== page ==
The norm of progesterone during pregnancy

Although progesterone is necessary (though not absolutely necessary) for the maintenance of pregnancy, it is not well recognized how little progesterone is truly needed. According to our observations, progesterone is given much too much attention.

We are responsible for a portion of this. I’m referring to the Reproductive Endocrinology Community (REI) Reproductive endocrinologists (REI) used to write articles and chapters in Ob/Gyn textbooks claiming that progesterone levels of 10 ng/ml were indicative of high-quality ovulation. The norm of progesterone during pregnancy Since this figure was simple to recall, it has been handed down through the ranks of Ob/Gyns in training and has practically become “common knowledge” in the field.

role of progesterone in the treatment of patients who have recurrent pregnancy loss?

Only a delay in the diagnosis of miscarriage has been shown with progesterone supplements, not a reduction in the likelihood of loss. To put it another way, a pregnancy may stop developing, but the progesterone we provide can make the miscarriage seem to be normal.

That being said, just though studies have not demonstrated that progesterone may prevent the loss, it does not rule out the possibility that there is a woman who might benefit from taking it. Giving progesterone to many hundred women at a time may be necessary to avoid a single loss of fertility. Because progesterone has no known detrimental effects on pregnancy, and because it is very inexpensive. The patient will never have to wonder what would have occurred if they had taken progesterone instead of estrogenic.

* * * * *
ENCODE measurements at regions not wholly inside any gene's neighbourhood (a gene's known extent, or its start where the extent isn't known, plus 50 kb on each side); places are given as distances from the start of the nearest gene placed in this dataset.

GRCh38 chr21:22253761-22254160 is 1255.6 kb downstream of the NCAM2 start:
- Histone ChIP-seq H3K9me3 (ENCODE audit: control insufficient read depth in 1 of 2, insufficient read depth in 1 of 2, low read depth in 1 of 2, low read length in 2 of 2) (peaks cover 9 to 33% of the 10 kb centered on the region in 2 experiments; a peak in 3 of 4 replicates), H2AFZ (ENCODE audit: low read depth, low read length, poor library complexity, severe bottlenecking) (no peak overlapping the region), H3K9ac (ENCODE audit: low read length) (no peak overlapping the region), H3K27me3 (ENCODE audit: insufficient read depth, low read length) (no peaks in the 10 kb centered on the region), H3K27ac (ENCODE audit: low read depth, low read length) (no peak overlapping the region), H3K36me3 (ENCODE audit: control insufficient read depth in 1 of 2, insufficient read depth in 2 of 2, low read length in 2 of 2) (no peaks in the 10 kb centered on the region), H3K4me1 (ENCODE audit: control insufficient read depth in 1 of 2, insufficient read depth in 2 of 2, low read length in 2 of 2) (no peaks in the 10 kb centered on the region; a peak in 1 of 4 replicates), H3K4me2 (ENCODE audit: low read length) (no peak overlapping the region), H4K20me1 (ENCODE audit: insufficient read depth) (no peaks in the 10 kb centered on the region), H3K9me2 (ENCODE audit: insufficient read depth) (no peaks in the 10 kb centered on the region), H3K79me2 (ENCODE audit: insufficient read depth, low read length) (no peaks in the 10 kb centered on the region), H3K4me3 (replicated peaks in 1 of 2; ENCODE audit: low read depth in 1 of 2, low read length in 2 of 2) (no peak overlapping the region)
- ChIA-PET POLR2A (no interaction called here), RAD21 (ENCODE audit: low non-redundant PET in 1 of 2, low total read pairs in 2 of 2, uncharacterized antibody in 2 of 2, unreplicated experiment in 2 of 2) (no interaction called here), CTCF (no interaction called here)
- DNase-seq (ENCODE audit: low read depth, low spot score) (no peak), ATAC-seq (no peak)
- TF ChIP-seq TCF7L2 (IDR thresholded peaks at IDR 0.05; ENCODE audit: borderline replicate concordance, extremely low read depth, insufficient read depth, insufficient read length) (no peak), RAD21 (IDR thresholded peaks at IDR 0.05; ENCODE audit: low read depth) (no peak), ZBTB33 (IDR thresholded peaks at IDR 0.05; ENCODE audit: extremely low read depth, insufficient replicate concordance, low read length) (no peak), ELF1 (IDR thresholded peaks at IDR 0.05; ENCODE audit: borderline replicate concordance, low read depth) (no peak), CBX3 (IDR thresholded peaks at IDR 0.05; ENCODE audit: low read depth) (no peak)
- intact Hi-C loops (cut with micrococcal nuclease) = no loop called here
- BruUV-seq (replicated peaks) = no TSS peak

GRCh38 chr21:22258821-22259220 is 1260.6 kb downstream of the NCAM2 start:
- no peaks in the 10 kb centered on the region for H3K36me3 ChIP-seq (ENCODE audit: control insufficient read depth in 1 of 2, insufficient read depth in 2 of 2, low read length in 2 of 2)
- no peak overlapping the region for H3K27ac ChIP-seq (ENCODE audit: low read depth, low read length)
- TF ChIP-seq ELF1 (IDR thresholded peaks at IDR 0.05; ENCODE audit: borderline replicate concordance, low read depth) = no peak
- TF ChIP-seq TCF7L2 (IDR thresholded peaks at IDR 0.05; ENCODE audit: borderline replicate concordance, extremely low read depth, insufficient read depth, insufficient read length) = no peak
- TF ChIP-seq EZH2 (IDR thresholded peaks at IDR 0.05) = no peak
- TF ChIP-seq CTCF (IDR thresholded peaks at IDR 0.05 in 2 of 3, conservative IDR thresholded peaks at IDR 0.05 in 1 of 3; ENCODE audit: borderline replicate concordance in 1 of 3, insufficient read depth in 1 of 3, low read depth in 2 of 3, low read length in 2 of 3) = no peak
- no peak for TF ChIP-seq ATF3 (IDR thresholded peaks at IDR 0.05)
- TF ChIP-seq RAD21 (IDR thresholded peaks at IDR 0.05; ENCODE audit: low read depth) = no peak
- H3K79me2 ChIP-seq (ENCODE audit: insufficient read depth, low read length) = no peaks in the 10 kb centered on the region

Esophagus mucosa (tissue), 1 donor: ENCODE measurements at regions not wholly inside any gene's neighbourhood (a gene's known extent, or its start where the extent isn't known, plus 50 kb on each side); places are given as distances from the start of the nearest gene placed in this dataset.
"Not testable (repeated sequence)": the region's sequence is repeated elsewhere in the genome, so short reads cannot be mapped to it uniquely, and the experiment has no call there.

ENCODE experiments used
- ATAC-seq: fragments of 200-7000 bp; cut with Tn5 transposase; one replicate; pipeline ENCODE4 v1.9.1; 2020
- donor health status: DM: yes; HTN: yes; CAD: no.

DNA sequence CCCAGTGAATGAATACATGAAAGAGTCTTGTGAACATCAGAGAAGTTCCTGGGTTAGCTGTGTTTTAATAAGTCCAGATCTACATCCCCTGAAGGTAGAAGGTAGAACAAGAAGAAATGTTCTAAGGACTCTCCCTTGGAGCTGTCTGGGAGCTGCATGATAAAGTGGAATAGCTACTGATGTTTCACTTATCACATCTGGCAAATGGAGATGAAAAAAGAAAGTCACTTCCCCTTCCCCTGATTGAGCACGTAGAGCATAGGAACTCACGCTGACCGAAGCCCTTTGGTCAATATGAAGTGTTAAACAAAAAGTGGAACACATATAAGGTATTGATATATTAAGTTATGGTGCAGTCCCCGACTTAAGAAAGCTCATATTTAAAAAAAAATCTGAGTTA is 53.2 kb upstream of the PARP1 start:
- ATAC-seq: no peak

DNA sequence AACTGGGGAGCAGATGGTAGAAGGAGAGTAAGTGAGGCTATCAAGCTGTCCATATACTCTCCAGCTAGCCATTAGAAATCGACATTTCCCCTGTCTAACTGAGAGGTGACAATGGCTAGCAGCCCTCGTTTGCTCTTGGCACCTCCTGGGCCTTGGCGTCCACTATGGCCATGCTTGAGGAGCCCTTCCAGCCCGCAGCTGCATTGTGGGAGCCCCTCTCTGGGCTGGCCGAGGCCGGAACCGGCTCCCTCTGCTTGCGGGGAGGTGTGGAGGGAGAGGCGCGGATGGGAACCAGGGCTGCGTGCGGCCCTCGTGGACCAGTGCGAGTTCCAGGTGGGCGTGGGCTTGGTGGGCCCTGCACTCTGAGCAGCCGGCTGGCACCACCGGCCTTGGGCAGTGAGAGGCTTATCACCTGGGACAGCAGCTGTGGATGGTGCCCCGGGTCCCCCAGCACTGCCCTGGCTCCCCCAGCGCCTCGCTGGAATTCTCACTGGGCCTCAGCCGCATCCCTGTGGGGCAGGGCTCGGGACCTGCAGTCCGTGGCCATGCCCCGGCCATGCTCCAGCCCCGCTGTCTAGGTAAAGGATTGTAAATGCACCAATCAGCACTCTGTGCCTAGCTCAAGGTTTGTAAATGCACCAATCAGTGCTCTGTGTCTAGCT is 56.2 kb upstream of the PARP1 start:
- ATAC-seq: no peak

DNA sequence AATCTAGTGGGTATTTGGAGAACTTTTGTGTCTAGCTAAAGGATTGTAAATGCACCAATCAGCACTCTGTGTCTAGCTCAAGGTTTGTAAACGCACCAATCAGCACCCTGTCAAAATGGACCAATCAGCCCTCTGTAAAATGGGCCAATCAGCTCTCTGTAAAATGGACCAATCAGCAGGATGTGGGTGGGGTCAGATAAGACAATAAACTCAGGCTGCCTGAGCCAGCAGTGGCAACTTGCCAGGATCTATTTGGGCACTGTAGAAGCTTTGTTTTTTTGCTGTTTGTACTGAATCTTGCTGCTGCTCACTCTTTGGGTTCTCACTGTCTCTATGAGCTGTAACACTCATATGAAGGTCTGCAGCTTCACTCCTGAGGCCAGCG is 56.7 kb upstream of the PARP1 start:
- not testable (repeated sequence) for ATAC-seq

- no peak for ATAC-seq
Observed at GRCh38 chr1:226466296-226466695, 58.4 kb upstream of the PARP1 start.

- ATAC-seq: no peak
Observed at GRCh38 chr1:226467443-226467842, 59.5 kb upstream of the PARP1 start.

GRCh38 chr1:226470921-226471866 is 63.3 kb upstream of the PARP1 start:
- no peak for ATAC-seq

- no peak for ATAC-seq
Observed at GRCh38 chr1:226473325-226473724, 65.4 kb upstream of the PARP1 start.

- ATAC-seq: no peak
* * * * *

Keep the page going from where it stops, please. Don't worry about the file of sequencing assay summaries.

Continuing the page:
How long should my progesterone levels be monitored when I’m expecting a child?

It is virtually always unnecessary to do further progesterone measures as soon as a heartbeat has been detected. As early as five weeks and six days after conception, the heartbeat may be detected. In natural pregnancies, the placenta will produce all of the progesterone required for a woman to remain pregnant by the time she is seven weeks pregnant. There is no greater risk of miscarriage even if the ovaries are removed and all progesterone is stopped in the women. What evidence do we have to support this? This has been shown in studies that have been conducted!

For our IVF patients, we usually provide progesterone until they are around eight weeks pregnant, one week beyond this key week. If a patient wants to remain on the list for an extended period of time, that is great. While it is unlikely to do any damage, doing so is not necessary.

It is futile to measure progesterone levels at this point in time. If the placenta is unable to produce enough at this stage, the placenta will not be able to maintain the pregnancy and the patient may miscarry as a result.